Eight years after completing treatment for the initial diagnosis of CLL, and 4 months before this new presentation to urgent care, a computerized tomography scan revealed a mildly enlarged mesenteric lymph node. Subsequent bone marrow biopsy confirmed CLL recurrence for which the patient was initiated on a treatment plan consisting of five initial cycles of ofatumumab, followed by a maintenance plan of 12 cycles of ofatumumab to be administered every 8 weeks for 2 years.
At the time of presentation, the patient was in between the second and third cycles of the initial five-cycle ofatumumab treatment. He denied chest pain, shortness of breath, dyspnoea, dizziness, light-headedness or syncope, and had a normal cardiovascular examination. His laboratory values were within normal limits, but a 12-lead electrocardiogram (ECG) showed sinus rhythm with frequent PVCs (Fig. 1).

Figure 1 (click to enlarge)

Figure 1. Urgent care 12-lead electrocardiogram showing premature ventricular complexes

The patient was referred to the Cardio-Oncology (C-O) clinic for further analysis and care of the PVCs. At the C-O visit, 1 month after the urgent care visit, he reported he had heart fluttering sensations which began after commencing ofatumumab. The sensations began after each ofatumumab infusion and usually resolved in a few days. His symptoms improved with a reduction in the frequency of ofatumumab infusions. He reported a significant intake of caffeine before the onset of symptoms; however, he continued to have frequent PVCs on ambulatory ECGs even after he terminated intake of caffeinated drinks. He denied intake of significant sugars or alcohol, and his haemoglobin, thyroid stimulating hormone, magnesium, potassium and calcium levels were within normal limits. A transthoracic echocardiogram (TTE) revealed a normal left ventricular ejection fraction (LVEF) of 55–60%, while cardiac magnetic resonance (CMR) revealed non-specific fibrosis in the basal anteroseptum/aortic annulus; however, no ischaemia or infarction was noted.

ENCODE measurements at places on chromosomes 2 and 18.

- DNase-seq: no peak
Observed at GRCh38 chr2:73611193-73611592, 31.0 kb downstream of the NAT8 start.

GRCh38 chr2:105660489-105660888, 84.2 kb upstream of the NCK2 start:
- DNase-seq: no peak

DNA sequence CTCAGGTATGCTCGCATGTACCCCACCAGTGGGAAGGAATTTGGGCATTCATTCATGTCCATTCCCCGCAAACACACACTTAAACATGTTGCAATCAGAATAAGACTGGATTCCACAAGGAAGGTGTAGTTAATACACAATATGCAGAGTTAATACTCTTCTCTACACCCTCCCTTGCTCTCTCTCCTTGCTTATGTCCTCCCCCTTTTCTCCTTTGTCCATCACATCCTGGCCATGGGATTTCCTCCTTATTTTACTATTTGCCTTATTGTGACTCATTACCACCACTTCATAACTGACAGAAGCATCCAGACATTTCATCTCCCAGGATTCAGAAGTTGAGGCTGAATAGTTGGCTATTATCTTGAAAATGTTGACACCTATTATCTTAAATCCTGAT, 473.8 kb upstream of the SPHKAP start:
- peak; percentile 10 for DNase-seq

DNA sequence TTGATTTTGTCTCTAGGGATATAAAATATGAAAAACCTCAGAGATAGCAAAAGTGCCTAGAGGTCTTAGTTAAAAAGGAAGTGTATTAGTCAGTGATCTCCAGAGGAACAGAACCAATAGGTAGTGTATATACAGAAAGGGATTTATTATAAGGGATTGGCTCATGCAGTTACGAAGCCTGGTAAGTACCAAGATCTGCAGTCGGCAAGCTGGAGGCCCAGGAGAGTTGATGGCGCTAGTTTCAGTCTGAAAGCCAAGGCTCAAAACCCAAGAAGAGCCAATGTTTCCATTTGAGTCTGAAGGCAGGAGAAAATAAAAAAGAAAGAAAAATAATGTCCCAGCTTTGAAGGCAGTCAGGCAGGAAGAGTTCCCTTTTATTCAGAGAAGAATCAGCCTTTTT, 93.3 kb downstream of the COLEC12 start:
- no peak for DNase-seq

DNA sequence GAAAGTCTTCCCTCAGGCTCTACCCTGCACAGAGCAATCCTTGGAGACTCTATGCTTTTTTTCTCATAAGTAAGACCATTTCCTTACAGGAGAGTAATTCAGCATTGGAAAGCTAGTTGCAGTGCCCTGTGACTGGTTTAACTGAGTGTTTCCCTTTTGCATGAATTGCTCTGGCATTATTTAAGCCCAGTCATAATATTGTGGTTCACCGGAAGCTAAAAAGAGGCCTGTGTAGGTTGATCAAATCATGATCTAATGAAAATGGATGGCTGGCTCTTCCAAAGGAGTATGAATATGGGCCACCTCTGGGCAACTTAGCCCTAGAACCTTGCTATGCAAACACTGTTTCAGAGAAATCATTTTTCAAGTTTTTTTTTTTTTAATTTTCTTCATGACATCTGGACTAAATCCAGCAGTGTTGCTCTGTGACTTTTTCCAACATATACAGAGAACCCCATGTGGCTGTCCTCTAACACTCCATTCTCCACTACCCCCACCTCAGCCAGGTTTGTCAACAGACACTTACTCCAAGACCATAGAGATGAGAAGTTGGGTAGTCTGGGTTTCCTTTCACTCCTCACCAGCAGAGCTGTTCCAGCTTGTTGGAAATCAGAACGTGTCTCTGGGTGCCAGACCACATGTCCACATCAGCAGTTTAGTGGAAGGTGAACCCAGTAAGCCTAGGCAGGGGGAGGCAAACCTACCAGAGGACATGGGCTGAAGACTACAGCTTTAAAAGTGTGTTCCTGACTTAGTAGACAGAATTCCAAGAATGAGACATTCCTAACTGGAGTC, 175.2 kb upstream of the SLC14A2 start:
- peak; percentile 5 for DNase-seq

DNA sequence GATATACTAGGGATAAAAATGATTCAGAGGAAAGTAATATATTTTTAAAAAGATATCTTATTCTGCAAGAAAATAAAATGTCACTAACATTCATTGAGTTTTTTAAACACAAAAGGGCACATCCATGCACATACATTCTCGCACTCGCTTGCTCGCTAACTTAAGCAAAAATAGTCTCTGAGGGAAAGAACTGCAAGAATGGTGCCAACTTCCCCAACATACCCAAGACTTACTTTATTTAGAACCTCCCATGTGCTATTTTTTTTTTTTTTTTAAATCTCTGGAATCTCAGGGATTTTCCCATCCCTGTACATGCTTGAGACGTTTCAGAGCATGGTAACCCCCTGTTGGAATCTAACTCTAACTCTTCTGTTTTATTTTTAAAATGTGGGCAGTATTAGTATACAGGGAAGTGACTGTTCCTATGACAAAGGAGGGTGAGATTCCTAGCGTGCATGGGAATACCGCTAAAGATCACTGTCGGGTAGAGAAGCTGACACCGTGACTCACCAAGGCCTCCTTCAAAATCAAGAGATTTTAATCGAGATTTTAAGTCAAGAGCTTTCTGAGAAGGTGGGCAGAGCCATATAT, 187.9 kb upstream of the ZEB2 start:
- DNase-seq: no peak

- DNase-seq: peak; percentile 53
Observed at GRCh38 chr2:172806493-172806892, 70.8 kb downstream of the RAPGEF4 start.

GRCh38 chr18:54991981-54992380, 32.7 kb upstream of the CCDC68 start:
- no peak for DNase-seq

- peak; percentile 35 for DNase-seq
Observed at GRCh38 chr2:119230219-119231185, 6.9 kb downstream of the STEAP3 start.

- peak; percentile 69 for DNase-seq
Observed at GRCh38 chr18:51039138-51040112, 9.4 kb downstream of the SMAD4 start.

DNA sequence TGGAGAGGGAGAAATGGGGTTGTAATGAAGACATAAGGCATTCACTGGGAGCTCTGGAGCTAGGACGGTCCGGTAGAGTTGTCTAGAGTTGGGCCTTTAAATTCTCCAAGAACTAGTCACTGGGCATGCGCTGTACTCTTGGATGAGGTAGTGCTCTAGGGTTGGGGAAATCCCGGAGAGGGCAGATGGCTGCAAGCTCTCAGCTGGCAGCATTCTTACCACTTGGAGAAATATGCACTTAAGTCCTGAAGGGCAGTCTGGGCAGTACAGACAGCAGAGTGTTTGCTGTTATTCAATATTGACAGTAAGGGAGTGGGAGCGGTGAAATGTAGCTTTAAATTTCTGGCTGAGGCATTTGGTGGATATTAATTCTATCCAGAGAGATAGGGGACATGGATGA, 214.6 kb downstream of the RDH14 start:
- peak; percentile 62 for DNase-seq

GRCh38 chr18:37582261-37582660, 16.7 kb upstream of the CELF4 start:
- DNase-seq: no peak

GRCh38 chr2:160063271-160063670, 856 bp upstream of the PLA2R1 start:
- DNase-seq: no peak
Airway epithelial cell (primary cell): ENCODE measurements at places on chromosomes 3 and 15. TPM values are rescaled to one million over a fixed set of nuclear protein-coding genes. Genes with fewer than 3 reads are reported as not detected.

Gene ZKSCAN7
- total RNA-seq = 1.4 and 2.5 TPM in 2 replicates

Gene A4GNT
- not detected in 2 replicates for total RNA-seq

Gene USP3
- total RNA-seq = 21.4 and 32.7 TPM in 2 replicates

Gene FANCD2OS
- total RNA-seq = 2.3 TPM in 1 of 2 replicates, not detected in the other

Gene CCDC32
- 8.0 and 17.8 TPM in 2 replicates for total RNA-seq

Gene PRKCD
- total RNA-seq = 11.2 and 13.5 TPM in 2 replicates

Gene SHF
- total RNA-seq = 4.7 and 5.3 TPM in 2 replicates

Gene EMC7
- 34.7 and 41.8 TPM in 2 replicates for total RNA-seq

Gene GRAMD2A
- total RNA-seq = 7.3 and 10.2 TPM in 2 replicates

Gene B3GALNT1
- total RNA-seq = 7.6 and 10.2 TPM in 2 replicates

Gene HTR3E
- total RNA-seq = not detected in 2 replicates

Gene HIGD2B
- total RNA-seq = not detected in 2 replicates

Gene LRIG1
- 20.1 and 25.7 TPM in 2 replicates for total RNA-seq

The patient was placed on a cardiac ambulatory telemetry monitor which revealed a large burden of ventricular ectopy (~21%) with many non-sustained ventricular tachycardia runs and bigeminy typically occurring during waking hours. He was initiated on metoprolol which improved his symptoms, but the PVCs remained present on ECGs throughout ofatumumab cancer therapy. One and a half years after the urgent care visit, a TTE revealed dilated left and right ventricular cavities, and a decreased LVEF of 40–45%. Due to the symptoms, new onset cardiomyopathy, prior cardiac MRI findings, and the need to continue ofatumumab treatment, he was referred to Electrophysiology and a PVC ablation was performed. However, the large burden of PVCs persisted on subsequent ECGs and resolved only after completion of maintenance ofatumumab treatment 2.5 years after the initial dose. This was confirmed on ambulatory telemetry monitoring (<1% PVC burden over a 24-day monitoring period) obtained 2 months after ofatumumab treatment completion (Fig. 2). An echocardiogram performed after completion of the ofatumumab treatment demonstrated a normalized LVEF of 55–60% and normalized left ventricle cavity size. He has since been placed on acalabrutinib (a newer anti-CD20 monoclonal antibody), with no adverse cardiac effects noted.